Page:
The National Portrait Gallery, established in 1856, boasts the most extensive collection of portraits in the world. The archive, which includes over three thousand portraits spanning six thousand years, centres around the most celebrated in British history from warriors to statesmen, artists, writers and scientists.
We are delighted to collaborate with the National Portrait Gallery to bring you a series of carefully curated prints of exhibition posters, fine art paintings and portrait photography, celebrating those who have made Britain great.
Here we select three of our favourites to tell the story behind the art.
Francis Bacon by Francis Goodman, May 1971
Captured by photographer Francis Goodman these film negatives are a beautiful snapshot into the mind of the eccentric British artist, Francis Bacon. By photographing Francis Bacon in his studio, at 7 Reece Mews, South Kensington and comprising them into a series of negatives, Goodman captures the unconventional mind of the artist and his troubled nature. Bacon sits uncomfortably, while the space itself represents the cluttered mind of the artist – paint splashed walls, old champagne boxes, a multitude of paint brushes and over seven thousand items covering every surface. Amongst the chaos are painting samples and photographs from which Bacon derived his inspiration. After Bacon’s death in 1992 the studio has since found a new home at the Hugh Lane Gallery, Dublin.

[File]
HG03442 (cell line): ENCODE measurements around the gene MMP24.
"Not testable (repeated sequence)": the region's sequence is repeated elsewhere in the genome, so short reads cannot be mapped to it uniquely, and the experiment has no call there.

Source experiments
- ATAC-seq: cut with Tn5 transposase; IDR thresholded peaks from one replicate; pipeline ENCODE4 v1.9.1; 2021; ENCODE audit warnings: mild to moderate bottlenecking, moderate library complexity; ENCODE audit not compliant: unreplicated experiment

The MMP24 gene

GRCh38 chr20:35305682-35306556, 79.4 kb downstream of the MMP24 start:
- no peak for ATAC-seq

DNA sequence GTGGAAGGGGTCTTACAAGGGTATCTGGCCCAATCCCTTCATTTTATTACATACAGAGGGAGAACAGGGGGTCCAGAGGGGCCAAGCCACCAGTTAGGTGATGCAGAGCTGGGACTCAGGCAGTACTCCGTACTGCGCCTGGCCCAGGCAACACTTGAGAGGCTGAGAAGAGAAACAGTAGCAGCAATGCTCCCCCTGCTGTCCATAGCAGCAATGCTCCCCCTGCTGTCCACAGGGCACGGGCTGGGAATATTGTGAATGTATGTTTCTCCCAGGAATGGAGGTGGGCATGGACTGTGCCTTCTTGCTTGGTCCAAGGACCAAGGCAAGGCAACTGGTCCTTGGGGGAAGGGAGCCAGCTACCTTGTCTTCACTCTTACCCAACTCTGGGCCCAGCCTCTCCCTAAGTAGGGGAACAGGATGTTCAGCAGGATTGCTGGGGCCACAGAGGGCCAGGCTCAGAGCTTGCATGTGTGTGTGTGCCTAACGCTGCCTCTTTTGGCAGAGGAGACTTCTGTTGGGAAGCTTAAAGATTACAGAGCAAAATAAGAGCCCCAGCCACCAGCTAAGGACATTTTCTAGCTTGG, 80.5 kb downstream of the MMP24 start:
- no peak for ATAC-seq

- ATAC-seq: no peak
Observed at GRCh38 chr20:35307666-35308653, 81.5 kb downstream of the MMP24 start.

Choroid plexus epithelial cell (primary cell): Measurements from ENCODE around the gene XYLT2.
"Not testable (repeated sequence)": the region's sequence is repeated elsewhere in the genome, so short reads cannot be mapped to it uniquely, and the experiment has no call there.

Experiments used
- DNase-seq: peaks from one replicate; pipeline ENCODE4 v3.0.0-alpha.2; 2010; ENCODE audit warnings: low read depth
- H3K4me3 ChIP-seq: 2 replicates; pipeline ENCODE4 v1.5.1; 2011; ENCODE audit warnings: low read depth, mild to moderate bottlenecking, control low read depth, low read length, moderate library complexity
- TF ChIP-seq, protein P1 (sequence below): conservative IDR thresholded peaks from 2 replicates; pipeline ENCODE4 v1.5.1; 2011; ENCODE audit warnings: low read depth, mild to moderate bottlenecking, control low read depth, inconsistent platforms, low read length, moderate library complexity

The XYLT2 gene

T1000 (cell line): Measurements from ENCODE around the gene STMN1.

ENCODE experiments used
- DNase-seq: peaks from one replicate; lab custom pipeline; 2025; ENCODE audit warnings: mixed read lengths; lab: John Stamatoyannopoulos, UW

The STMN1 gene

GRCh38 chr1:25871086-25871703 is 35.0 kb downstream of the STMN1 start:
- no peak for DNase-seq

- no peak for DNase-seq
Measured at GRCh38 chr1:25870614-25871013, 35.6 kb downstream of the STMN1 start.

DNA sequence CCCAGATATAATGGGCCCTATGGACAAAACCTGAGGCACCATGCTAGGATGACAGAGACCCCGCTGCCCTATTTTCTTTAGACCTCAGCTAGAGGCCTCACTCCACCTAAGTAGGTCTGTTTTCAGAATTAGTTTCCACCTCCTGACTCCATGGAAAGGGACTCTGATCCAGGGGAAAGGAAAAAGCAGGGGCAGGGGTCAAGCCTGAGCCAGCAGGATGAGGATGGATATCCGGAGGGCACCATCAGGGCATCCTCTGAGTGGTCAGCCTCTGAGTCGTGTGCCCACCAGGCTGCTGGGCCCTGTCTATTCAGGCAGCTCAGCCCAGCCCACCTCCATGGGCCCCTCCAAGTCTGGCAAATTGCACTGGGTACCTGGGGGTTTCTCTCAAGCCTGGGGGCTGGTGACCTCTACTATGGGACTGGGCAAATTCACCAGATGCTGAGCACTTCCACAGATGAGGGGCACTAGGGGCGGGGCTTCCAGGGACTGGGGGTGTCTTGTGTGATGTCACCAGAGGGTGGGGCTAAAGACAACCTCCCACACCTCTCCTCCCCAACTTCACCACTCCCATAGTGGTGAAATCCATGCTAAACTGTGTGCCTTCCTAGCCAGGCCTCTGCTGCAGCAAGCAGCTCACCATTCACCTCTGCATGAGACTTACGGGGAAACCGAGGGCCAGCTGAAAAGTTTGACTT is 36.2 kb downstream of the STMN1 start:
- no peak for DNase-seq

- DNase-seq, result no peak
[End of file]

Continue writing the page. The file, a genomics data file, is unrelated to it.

Maggi Hambling is one of Britain’s most reputable, and controversial contemporary artists. Famed for her direct response to her sitters, Hambling’s paintings are littered with symbolism. The artist often draws on memory and the subconscious in an attempt to escape the realistic approach to painting.
This self-portrait is a great representation of Hambling’s unconventional style. The artist paints herself with three arms, grasping her life essentials – cigarette, drink and a paintbrush. Hambling executed this work when her love life was in disarray, this is portrayed by the spiritual connection she has with the man who made the teapot, in contrast with her physical attraction to the body in the lower left hand corner.
Sir Joshua Reynolds was the first president of the Royal Academy of Arts and one of Britain’s most celebrated portrait painters. Reynolds attempted to raise the status of portrait painting by introducing classical language and old master elements to his portraiture.
This self-portrait however depicts the artist prior to his trip to Italy, where he was most influenced by classical antiquity. It is from this early image that we gain a glimpse of the artist’s self-promoting nature, a characteristic which helped him to gain profound success as an artist, writer and influencer.